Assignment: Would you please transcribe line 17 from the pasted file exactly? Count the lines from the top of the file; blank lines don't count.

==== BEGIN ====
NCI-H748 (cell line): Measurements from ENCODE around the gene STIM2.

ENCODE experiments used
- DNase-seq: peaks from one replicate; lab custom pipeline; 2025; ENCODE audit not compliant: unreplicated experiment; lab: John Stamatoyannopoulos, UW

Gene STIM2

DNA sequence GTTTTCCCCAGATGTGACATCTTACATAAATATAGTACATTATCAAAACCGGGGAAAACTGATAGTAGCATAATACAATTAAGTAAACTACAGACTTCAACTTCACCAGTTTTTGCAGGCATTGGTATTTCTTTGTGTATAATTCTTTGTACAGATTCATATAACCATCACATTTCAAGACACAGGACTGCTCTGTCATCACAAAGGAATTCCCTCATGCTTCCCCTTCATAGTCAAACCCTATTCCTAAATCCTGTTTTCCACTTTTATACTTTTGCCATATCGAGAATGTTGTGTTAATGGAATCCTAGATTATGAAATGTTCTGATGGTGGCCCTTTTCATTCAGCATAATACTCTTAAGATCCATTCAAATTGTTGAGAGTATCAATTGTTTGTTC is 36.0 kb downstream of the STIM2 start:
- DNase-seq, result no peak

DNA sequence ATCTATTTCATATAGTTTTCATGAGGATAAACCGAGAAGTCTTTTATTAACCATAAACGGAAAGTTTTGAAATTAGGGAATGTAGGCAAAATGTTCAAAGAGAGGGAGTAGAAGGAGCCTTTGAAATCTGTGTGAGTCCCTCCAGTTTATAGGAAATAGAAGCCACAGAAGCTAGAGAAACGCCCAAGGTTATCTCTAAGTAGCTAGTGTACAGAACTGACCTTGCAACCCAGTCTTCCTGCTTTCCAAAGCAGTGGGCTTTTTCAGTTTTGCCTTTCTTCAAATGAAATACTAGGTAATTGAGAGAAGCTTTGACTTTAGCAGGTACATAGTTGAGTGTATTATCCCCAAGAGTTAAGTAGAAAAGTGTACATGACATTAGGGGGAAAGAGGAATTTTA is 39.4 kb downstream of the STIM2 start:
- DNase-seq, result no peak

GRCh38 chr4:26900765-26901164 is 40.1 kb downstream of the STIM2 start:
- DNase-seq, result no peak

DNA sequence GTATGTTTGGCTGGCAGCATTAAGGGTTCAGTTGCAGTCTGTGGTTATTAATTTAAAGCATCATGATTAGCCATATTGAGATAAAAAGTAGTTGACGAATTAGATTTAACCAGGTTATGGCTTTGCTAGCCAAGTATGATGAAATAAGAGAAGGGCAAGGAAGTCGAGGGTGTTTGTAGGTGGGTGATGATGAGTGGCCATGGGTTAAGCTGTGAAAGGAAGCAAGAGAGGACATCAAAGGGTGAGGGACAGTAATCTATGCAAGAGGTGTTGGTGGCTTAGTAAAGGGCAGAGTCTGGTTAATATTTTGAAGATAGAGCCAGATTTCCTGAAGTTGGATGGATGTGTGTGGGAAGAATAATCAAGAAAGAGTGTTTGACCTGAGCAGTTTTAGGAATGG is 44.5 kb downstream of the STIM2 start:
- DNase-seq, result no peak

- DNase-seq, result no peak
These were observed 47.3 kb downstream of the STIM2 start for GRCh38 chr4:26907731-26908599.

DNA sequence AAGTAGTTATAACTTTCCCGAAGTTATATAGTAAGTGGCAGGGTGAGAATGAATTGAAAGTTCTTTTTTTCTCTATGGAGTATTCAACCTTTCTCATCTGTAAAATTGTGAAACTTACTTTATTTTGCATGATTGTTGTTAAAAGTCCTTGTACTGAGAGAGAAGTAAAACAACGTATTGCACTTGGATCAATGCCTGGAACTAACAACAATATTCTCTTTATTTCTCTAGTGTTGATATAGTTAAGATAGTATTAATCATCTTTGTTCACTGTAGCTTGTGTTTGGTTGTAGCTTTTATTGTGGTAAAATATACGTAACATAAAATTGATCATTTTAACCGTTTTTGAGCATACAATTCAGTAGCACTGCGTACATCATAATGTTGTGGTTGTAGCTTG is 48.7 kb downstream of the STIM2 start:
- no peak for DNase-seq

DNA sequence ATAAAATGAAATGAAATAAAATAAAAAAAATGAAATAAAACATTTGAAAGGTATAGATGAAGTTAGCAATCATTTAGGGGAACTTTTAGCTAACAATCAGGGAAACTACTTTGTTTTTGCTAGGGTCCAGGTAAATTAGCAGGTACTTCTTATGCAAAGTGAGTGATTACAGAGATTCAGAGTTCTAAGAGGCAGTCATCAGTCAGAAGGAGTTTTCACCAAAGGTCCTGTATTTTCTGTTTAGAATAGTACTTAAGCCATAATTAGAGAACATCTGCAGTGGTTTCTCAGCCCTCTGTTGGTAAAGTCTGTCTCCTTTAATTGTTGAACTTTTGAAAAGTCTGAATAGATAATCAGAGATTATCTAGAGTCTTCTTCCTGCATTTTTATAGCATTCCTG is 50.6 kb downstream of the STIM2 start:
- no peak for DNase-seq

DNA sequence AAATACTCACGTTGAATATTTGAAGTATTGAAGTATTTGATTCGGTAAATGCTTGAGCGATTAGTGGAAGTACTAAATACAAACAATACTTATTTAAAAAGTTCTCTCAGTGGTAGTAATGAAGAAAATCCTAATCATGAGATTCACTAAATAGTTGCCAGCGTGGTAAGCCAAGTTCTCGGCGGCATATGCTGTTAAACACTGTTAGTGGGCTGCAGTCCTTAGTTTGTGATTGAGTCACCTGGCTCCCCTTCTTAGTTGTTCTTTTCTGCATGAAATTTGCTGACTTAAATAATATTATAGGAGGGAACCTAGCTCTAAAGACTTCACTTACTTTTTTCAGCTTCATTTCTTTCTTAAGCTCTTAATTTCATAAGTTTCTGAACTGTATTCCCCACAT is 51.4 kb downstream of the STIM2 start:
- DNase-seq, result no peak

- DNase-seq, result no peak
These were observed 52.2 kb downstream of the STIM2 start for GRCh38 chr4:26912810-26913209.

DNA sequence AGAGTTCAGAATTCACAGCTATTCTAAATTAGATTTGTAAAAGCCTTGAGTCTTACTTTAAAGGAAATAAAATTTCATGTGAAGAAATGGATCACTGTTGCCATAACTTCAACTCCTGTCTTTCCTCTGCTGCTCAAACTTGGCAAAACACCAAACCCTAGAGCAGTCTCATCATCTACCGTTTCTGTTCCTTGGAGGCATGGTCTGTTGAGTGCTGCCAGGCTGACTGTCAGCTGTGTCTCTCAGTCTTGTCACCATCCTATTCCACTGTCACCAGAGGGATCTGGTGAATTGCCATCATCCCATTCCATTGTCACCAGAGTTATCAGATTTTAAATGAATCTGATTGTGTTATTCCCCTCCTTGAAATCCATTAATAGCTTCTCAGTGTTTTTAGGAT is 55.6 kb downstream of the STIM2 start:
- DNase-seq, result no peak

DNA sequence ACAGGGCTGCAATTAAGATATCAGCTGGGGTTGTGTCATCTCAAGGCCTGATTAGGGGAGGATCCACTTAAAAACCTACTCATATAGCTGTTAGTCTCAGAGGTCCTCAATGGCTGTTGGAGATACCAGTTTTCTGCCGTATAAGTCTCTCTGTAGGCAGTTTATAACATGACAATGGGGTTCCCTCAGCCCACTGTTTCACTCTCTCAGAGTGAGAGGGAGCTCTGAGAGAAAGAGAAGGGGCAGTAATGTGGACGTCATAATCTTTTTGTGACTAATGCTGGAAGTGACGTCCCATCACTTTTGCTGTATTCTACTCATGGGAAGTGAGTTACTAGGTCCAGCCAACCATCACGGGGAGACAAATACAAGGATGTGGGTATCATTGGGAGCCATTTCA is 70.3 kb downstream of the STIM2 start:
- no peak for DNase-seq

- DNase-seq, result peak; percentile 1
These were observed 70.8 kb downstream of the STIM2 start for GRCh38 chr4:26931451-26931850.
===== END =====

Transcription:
DNA sequence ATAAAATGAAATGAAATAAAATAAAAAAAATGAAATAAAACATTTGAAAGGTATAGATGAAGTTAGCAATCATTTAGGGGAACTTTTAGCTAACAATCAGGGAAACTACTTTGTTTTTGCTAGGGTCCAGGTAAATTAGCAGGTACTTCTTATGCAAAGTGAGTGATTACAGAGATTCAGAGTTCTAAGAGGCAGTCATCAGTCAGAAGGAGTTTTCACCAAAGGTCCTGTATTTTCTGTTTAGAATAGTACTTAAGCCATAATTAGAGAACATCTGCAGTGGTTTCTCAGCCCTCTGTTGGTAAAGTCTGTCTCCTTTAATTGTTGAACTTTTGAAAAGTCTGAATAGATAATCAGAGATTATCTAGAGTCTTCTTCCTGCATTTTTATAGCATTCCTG is 50.6 kb downstream of the STIM2 start: